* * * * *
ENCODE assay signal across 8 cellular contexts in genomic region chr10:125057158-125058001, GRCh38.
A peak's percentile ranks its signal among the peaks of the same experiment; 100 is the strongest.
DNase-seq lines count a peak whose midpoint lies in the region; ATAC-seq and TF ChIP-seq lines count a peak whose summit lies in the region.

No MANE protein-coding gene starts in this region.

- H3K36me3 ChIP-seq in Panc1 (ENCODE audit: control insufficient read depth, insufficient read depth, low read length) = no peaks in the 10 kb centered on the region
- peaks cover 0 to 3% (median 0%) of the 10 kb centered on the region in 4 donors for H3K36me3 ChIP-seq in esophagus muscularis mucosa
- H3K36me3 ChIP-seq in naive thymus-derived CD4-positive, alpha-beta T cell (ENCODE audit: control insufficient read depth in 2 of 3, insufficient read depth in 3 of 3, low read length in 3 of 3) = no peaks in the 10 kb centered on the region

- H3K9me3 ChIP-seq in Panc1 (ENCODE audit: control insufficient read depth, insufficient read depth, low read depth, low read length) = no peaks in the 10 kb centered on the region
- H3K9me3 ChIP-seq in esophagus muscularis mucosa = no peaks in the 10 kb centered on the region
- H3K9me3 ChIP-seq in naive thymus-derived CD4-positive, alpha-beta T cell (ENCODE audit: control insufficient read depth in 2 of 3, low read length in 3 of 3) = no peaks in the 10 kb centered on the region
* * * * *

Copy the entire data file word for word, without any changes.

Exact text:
ENCODE assay signal across 8 cellular contexts in genomic region chr10:125057158-125058001, GRCh38.
A peak's percentile ranks its signal among the peaks of the same experiment; 100 is the strongest.
DNase-seq lines count a peak whose midpoint lies in the region; ATAC-seq and TF ChIP-seq lines count a peak whose summit lies in the region.

No MANE protein-coding gene starts in this region.

- H3K36me3 ChIP-seq in Panc1 (ENCODE audit: control insufficient read depth, insufficient read depth, low read length) = no peaks in the 10 kb centered on the region
- peaks cover 0 to 3% (median 0%) of the 10 kb centered on the region in 4 donors for H3K36me3 ChIP-seq in esophagus muscularis mucosa
- H3K36me3 ChIP-seq in naive thymus-derived CD4-positive, alpha-beta T cell (ENCODE audit: control insufficient read depth in 2 of 3, insufficient read depth in 3 of 3, low read length in 3 of 3) = no peaks in the 10 kb centered on the region

- H3K9me3 ChIP-seq in Panc1 (ENCODE audit: control insufficient read depth, insufficient read depth, low read depth, low read length) = no peaks in the 10 kb centered on the region
- H3K9me3 ChIP-seq in esophagus muscularis mucosa = no peaks in the 10 kb centered on the region
- H3K9me3 ChIP-seq in naive thymus-derived CD4-positive, alpha-beta T cell (ENCODE audit: control insufficient read depth in 2 of 3, low read length in 3 of 3) = no peaks in the 10 kb centered on the region